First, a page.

Linda Hasunuma, Center for the Advancement of Teaching, Temple University
Students who feel like they belong learn better and have better outcomes in higher education. It can influence which major they choose and even their decision to stay in college. Across the US, the number of Asian American students is increasing and this community is the fastest growing ethnic population. As we see more Asian Pacific American (APA) students in our classrooms and in light of the growing anti-Asian bias and violence this community has experienced since the pandemic began, what can you do to create a more inclusive learning environment and course? How can including more APA histories, contributions, and examples help your students not only see themselves in your course, but recognize and value the complexity and humanity of this community in how we teach and learn about politics?
Political Science educators who are not already doing so can be more intentional about integrating APA histories and experiences in their courses and the curriculum. Including the multifaced ways in which Asian Pacific Americans participate and have participated in America’s political and economic development, we have the power to do something to combat persistent and racist stereotypes and mis/disinformation that have had dangerous consequences for members of this community throughout American history and in the present moment. There is a profound lack of awareness of the long history of APA in this country, and the classroom is one of the most important places we can actively challenge racist misrepresentations and the ongoing bias and violence against this community.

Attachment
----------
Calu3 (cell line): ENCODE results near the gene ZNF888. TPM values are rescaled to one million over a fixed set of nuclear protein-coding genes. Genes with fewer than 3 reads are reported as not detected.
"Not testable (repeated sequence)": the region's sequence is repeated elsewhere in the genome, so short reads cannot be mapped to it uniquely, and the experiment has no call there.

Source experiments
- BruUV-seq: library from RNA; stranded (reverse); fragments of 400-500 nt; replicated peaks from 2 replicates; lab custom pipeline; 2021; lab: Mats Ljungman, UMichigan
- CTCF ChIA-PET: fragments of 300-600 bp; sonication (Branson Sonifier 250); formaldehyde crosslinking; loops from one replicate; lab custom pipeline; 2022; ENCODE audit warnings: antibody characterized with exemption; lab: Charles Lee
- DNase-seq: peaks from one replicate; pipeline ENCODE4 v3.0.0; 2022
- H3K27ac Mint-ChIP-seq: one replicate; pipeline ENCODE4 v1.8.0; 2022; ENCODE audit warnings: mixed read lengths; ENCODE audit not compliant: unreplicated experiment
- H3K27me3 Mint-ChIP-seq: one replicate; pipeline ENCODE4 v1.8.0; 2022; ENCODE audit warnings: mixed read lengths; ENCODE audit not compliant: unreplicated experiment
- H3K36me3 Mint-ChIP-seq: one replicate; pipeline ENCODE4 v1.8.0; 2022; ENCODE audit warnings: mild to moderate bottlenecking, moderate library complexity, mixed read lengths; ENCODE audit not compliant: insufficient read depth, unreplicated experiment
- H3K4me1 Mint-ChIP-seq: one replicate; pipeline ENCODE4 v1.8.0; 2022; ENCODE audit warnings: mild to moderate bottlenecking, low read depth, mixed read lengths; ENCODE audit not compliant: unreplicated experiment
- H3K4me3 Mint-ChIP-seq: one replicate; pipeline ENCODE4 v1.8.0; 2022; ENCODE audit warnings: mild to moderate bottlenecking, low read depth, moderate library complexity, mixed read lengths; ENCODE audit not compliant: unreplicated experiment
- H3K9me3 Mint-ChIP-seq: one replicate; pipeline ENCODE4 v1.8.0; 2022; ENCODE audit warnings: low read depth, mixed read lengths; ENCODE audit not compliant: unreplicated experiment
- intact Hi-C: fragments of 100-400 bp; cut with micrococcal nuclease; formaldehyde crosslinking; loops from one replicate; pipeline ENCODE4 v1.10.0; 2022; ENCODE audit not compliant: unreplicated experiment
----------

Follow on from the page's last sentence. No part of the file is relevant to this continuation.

If we seek to promote a shared humanity as political science educators, who gets included, whose stories are told? Whose experiences are shared in your classroom when examining issues related to citizenship, migration, representation, justice, and race and ethnic politics? We have the power to do something about the racism this community continues to experience by including their histories of migration, activism, leadership, and service to this country. A deeper understanding of the APA community and experience in the US benefits all students as it can promote greater understanding and cultural competency skills which are necessary and valuable in our classrooms, the workplace, and throughout society.
This collection of resources with contributions from Michelle Deardorff (constitutional and legal resources), Julie Lee Merseth (Asian American activism), Linda Hasunuma (overview of resources for inclusive teaching), Pei-te Lien (special issue on Asian American politics), and Andrew Aoki (spreadsheet of relevant scholarship and resources) is only a beginning and we hope to grow it with more contributions, especially from our experts in Asian American politics. Our hope is that this will be a helpful starting point for any and all political science educators looking for ways to provide a more APA inclusive learning experience. We welcome and invite you to share your own resources, data, and scholarship so that we can have a robust collection of APA related teaching resources through APSA.